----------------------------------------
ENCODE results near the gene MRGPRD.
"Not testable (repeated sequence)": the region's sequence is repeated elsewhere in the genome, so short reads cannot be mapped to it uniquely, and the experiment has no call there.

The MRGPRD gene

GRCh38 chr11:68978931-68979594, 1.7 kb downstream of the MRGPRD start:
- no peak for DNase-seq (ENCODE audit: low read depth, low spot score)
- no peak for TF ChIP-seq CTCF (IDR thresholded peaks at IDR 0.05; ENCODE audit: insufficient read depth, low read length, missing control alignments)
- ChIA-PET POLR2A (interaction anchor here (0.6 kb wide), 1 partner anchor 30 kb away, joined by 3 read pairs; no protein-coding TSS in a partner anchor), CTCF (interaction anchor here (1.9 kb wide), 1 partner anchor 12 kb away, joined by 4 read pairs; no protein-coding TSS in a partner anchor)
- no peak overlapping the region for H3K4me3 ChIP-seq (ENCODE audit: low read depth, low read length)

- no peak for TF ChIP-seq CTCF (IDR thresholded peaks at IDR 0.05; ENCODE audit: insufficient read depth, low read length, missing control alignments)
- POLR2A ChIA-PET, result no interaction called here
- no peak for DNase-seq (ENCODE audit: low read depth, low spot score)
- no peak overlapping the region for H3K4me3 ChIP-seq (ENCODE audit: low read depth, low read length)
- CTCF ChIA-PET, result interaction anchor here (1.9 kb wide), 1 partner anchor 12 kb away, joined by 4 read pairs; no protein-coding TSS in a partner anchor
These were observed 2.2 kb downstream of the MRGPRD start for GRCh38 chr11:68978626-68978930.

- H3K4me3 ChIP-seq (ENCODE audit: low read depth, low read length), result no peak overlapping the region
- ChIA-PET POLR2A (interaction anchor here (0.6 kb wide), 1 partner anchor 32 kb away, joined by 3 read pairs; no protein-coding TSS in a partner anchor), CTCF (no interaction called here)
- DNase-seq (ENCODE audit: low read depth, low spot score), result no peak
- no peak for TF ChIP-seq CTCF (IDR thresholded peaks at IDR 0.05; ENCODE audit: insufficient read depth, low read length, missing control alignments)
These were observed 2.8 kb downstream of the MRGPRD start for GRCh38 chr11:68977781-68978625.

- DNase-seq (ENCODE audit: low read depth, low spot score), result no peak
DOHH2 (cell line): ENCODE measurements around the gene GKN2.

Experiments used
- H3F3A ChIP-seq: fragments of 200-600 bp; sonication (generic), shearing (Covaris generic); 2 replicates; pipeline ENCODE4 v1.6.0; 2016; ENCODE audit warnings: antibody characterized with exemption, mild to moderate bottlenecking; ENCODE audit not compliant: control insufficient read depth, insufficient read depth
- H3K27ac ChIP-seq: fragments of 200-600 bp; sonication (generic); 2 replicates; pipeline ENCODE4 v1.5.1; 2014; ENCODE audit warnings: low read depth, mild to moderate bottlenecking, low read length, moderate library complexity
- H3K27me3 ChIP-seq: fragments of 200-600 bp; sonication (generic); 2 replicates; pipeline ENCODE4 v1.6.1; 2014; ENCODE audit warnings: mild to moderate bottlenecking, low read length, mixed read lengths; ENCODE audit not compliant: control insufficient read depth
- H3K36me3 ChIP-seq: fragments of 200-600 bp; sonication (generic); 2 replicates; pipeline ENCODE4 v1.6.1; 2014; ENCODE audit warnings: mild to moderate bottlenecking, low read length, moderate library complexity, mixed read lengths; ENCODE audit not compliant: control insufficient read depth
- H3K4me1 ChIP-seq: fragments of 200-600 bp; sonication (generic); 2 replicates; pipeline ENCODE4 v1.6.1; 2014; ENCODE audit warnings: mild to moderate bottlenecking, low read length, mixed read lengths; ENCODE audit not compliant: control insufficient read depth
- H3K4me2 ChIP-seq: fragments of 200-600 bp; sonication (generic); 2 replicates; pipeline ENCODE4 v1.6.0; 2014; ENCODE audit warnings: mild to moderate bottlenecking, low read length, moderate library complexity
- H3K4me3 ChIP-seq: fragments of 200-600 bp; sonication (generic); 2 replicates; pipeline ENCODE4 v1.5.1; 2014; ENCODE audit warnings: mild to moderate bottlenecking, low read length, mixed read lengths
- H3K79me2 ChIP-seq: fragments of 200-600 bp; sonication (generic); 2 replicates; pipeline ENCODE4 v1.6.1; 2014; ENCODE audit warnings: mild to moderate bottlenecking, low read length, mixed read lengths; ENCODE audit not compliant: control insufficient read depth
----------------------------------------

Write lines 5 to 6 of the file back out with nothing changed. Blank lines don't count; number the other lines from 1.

- no peak for DNase-seq (ENCODE audit: low read depth, low spot score)
- no peak for TF ChIP-seq CTCF (IDR thresholded peaks at IDR 0.05; ENCODE audit: insufficient read depth, low read length, missing control alignments)